This means that a script doesn’t actually need to hit the time limit to be killed. PHP just needs to be told that it has.

You can test this yourself by doing something similar to this:

$ php -r 'posix_kill(getmypid(), SIGPROF);'

Fatal error: Maximum execution time of 0 seconds exceeded in Command line code on line 1

So, what really happened?

Unfortunately, a signal does not come with the identity of its source. Were that the case, it would have been easy to determine what was killing the process and what configuration to change to stop it. In this case, the resolution was to modify the php code to “only” take 20 minutes to run, so the timeout was no longer an issue.

If we make the assumption that there wasn’t a malicious user on the server sending unwanted signals as a denial of service attack, the documentation for max_execution_time hints at one possibility:

Your web server can have other timeout configurations that may also interrupt PHP execution. Apache has a Timeout directive and IIS has a CGI timeout function. Both default to 300 seconds. See your web server documentation for specific details.

With some further research, I found that neither Apache nor nginx explicitly send SIGPROF, though. And while nginx does use setitimer, its use triggers a SIGALRM.

My best guess is that there likely was some sort of watchdog process on the server that killed off the process running php after it consumed too many resources (either memory or time).

It's probably a bug (or at least, undesirable confusion) in PHP that a SIGPROF that doesn’t arise strictly from a timer expiration displays the same message as if the timer did expire, but this looks to be correctable.

20 Years of PHP

Monday, June 8th, 2015

Today is PHP’s 20th birthday. Ben Ramsey has called on us to blog about our history with PHP, so here’s mine.

Way back in 1999, still in college, I got my first real software development job at a small company in DC, the predecessor to my current employer. My job was to write an Apache log analyzer, because the software package we were using at the time was very slow and produced inconsistent results between runs.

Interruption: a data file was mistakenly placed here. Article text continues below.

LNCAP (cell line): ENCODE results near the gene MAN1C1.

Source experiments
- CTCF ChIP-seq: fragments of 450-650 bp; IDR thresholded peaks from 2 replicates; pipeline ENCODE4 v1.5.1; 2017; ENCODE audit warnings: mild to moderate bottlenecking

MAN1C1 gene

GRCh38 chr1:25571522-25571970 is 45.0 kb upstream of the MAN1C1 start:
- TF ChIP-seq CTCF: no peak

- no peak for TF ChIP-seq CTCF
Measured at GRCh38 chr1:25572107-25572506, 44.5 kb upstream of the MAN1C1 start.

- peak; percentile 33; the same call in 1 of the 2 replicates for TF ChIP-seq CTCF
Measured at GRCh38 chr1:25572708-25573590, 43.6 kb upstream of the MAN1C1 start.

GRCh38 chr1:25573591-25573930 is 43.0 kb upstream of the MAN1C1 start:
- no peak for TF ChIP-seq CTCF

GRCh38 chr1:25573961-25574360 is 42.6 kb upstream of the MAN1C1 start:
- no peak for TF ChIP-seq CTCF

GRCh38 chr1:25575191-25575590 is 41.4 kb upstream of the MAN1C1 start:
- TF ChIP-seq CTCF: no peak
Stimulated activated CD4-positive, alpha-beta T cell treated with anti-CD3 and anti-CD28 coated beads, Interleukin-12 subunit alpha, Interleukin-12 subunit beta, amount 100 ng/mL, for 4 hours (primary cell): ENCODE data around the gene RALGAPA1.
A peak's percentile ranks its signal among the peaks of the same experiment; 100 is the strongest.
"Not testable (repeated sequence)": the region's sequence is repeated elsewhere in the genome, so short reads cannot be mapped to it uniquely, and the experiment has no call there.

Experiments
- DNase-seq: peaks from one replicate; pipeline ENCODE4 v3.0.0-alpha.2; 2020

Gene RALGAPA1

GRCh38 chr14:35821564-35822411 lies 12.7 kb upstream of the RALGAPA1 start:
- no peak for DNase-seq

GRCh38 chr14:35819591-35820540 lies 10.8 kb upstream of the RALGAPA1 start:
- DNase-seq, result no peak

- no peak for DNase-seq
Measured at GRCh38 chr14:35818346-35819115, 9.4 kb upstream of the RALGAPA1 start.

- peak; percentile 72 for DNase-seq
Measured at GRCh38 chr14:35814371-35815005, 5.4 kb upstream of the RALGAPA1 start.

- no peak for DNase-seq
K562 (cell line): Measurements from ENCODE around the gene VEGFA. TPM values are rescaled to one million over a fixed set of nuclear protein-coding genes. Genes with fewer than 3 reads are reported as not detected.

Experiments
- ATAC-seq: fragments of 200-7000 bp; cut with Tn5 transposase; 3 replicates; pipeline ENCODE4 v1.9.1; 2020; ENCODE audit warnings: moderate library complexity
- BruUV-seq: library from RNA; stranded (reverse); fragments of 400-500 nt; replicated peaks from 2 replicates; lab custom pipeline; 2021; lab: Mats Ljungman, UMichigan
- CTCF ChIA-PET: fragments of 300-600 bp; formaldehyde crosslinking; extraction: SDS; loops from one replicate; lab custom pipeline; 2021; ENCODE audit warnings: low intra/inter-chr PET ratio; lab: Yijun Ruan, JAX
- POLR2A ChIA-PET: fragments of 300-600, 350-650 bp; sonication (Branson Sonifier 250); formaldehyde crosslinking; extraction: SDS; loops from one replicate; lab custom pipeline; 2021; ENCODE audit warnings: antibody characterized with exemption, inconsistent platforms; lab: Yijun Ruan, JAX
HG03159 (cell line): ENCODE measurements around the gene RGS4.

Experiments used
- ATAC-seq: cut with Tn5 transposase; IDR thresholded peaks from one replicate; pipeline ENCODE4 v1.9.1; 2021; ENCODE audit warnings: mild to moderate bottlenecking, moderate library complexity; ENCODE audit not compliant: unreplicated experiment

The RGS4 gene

So I wrote it in C++, because that’s what I knew, and what I was using for my personal projects. But, we were a web services company, so why shouldn’t our log analyzer be accessible via the web?

We were using a couple of different web languages at the time. Some of our early stuff was in PERL, which I had tried before and didn’t like. We also had a site using this awful language called SQLWEB. But, it was suggested to me that I write the web interface using this scripting language called PHP. I had never heard of it before, but I quickly learned it (because, frankly with PHP 3, there wasn’t much to learn), and quickly became enamored with this language.

Sure, it didn’t have many of the features we’ve come to take for granted in modern PHP, such as OOP or closures, or even the foreach keyword (hooray for PHP 4!). But its key feature was that it didn’t need to be compiled. Up until then, every program I’d ever written had a slow write-compile-debug cycle, because compiling a new build and relaunching the app to test was always slow. But here, with PHP, all I needed to do was change my code and refresh the browser window, and the changes were immediately visible. PHP may have been slower than C, but I was way more productive.

We no longer use that log analyzer, but PHP is the foundation for every website we currently manage, and is the vast majority of the code I’ve written over my professional career. And since then, the PHP community has become so much bigger, with several different application frameworks, thousands of open source libraries made easily available through Composer and Packagist, more conferences every year than one person could possibly attend, and a great community that I’m happy to be a part of.

Happy birthday, PHP! Here’s to another 20 years of powering the web.

Automatic Build Versioning in Xcode with Subversion

Wednesday, November 17th, 2010

For awhile, I had wanted to include the svn revision number in my iOS app, and when I came across a blog post by Daniel Jalkut from a few years ago, I thought I had found an answer. No sooner than I implemented his script, though, did I discover that Apple doesn’t allow build numbers in iOS app packages.

I still really wanted this information in my dev builds so it would be easier to keep track of what version I was working with, so wound up I made a number of modifications to the script to make it suit my needs: